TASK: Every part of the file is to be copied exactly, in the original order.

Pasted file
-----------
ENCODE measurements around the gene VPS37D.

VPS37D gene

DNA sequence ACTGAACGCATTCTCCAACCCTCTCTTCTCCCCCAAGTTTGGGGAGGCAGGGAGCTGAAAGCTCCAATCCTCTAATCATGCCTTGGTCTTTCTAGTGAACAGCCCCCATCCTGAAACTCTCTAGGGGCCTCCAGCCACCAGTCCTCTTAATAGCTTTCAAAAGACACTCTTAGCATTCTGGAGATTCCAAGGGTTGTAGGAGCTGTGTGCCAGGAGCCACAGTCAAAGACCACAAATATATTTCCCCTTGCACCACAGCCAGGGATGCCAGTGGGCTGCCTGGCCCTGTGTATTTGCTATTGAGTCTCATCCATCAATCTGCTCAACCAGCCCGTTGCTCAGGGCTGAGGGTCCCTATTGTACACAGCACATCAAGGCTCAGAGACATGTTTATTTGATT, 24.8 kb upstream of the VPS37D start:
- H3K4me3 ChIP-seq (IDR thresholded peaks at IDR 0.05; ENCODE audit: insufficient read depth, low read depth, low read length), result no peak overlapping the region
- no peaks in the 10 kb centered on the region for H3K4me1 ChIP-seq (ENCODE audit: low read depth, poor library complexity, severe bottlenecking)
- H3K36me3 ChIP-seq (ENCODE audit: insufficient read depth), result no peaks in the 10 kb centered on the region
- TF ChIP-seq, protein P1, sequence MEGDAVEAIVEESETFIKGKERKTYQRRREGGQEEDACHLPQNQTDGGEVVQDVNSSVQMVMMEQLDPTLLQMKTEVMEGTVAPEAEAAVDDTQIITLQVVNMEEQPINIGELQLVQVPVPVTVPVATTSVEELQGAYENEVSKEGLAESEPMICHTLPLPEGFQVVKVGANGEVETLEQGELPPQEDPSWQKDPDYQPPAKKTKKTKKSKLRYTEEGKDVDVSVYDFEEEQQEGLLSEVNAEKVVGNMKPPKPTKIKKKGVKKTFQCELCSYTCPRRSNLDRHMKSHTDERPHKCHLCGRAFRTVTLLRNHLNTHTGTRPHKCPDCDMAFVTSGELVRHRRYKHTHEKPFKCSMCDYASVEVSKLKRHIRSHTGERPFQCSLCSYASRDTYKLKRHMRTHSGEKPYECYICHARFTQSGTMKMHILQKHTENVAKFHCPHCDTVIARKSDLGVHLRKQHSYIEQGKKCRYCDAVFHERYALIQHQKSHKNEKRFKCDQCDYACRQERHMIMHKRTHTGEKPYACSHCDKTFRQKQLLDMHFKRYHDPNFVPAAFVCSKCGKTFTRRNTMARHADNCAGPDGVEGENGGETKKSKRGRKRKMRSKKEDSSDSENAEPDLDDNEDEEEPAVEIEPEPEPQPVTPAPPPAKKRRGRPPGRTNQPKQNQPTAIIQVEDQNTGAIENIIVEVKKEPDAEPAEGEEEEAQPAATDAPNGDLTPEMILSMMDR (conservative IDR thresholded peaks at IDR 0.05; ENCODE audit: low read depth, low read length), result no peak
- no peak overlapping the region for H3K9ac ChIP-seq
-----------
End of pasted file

ENCODE measurements around the gene VPS37D.

VPS37D gene

DNA sequence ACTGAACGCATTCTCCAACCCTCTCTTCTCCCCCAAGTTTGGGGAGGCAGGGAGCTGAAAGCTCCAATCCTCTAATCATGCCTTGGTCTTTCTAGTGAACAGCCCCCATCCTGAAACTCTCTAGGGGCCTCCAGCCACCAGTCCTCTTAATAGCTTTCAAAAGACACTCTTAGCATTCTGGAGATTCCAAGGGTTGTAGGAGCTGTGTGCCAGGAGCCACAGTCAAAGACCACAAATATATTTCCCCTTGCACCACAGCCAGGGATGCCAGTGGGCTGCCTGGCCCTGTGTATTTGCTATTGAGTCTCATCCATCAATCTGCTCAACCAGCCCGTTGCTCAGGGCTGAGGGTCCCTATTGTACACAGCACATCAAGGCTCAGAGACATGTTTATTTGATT, 24.8 kb upstream of the VPS37D start:
- H3K4me3 ChIP-seq (IDR thresholded peaks at IDR 0.05; ENCODE audit: insufficient read depth, low read depth, low read length), result no peak overlapping the region
- no peaks in the 10 kb centered on the region for H3K4me1 ChIP-seq (ENCODE audit: low read depth, poor library complexity, severe bottlenecking)
- H3K36me3 ChIP-seq (ENCODE audit: insufficient read depth), result no peaks in the 10 kb centered on the region
- TF ChIP-seq, protein P1, sequence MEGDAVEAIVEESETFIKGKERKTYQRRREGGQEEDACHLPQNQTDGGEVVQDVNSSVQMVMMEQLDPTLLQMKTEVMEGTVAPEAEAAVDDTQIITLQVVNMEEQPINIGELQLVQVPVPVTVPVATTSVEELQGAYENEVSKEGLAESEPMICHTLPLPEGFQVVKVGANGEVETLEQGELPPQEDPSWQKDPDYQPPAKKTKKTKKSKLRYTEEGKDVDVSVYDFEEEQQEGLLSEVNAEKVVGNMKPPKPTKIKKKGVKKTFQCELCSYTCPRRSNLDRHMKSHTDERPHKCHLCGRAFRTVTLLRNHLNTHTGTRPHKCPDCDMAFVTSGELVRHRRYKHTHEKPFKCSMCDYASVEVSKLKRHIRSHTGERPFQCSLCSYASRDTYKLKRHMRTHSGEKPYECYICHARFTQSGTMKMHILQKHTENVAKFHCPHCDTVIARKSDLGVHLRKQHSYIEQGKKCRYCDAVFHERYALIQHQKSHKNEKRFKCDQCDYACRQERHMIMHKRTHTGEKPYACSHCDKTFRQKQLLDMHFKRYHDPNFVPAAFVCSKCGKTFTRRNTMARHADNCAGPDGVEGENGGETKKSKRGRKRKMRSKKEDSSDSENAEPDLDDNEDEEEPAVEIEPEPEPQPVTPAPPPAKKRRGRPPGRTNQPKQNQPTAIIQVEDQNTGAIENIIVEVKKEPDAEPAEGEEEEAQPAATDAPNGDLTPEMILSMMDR (conservative IDR thresholded peaks at IDR 0.05; ENCODE audit: low read depth, low read length), result no peak
- no peak overlapping the region for H3K9ac ChIP-seq